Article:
WASHINGTON-A major breakthrough in efforts to ink a global telecom free trade pact by mid-February came last week as the European Union agreed to liberalize wireless mobile markets by 1998 and to relax restrictions elsewhere.

But the 15-member EU let it be known in Geneva that it wants the United States, Canada, Japan, Singapore, Korea, Brazil, Mexico and others to reciprocate.

“We are trying to create momentum in the negotiations, and hope our other partners will join us in tabling improved offers,” said Karl-Fredrik Falkenberg, senior EU negotiator, in a Reuters dispatch.

The United States responded immediately by removing restrictions on access to submarine cable landing licenses, which the EU had requested.

The EU will liberalize telecom markets by 1998, separate from World Trade Organization negotiations. But before doing so, the organization would like assurances that its members will be able to do business in the telecommunications markets of the other 124 member states.

The key to the new EU offer is Spain.Spain-resistant until now to open its potentially lucrative market-agreed to open its telecommunications markets by 1998 instead of by 2003. Limits on foreign investment in Spain and Belgium were dropped, and France withdrew indirect foreign investment restrictions.

In addition, the EU removed all satellite communications trade barriers. The White House and Congress are pushing to revamp the International Mobile Satellite Organization and the International Telecommunications Satellite Organization. Each is a multinational consortium with certain privileges and immunities.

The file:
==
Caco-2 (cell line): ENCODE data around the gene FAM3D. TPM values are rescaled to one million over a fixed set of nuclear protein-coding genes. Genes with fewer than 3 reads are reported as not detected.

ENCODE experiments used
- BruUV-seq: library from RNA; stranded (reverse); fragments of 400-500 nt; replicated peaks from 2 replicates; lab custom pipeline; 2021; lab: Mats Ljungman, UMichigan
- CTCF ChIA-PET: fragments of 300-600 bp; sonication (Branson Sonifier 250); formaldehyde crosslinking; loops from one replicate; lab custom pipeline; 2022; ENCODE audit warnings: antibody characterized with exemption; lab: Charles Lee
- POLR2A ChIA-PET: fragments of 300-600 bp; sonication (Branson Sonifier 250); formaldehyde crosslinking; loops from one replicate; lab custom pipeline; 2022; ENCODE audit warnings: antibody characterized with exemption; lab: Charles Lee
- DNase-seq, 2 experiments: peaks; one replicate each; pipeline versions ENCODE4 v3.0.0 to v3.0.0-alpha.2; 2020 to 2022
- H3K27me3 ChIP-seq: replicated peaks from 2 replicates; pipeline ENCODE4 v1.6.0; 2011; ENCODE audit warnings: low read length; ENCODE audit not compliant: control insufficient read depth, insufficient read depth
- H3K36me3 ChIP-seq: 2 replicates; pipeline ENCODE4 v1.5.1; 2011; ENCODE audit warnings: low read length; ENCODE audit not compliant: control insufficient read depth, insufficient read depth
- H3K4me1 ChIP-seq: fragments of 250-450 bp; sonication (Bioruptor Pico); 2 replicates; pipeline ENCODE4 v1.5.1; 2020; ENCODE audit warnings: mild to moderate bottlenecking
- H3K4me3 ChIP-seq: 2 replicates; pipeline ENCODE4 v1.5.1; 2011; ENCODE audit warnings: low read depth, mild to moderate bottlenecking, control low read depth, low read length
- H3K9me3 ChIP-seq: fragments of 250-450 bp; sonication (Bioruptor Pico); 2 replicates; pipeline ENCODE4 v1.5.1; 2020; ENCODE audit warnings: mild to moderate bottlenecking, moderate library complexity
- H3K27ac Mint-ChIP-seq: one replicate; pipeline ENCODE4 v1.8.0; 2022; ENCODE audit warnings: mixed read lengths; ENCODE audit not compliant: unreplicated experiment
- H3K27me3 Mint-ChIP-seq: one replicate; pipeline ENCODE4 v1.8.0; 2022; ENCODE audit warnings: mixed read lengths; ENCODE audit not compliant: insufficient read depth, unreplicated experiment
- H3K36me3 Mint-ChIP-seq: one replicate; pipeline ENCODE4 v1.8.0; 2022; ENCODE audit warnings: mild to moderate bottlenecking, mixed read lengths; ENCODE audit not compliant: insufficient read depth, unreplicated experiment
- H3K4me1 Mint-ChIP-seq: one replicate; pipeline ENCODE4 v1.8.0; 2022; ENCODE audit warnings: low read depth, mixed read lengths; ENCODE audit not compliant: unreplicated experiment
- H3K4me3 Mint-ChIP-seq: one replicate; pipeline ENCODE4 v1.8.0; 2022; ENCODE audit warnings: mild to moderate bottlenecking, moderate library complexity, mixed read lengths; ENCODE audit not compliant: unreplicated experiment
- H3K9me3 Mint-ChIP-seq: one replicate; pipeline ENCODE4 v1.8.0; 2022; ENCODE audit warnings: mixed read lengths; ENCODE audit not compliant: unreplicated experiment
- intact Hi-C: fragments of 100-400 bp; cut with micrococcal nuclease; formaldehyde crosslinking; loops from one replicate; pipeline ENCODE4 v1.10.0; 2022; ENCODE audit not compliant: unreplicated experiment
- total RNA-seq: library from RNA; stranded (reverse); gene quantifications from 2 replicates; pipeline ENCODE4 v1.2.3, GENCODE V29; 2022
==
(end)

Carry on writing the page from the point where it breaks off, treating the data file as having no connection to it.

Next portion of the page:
Though the EU said it would open all wireless markets by 1998, Ireland and Portugal would still maintain minor regulatory measures.

In fact, Ireland is not expected to completely open its market until 2000. Greece and Portugal will likely do so three years later. But because the three countries’ telecom markets are not considered major-at least compared to Spain-the delay is not expected to kill the deal.

Negotiations among WTO members have been off and on for the past year-and-a-half to reach a telecom trade treaty by Feb. 15, a new deadline set after failure to reach an agreement in April.

“There is not much time left to conclude these negotiations and significant progress must be made by the Singapore Ministerial Conference if we are to succeed by February,” said Jeffrey Lang, deputy U.S. trade representative.

“The revised U.S. and European offers provide a solid basis for the United States and the European Union to obtain more and better offers from other WTO members at Singapore,” he added, referring to the ministerial meeting, Dec. 9-13.

Despite the progress, the United States continues to have telecom trade skirmishes. The latest dust-up has the United States accusing Korea of thwarting American entry into its telecommunications services and equipment markets.

Technical level talks were held Oct. 31 and Nov. 1 and 2 in Washington, D.C., but negotiators failed to make progress.

A U.S. trade official said Korea’s wireless telecom market is still relatively closed off to American firms.

Meanwhile, the United States is working to secure an agreement by the end of this month with the Asia-Pacific Economic Cooperation’s 18 members to phase out tariffs on telecommunications and information technology products by 2010 for developed economies and by 2020 for developing nations.

President Clinton and acting U.S. Trade Representative Charlene Barshefsky (who Clinton reportedly intends to nominate for the position on a permanent basis) are scheduled to attend the APEC meeting Nov. 22-25 in Manila, the Phillipines.


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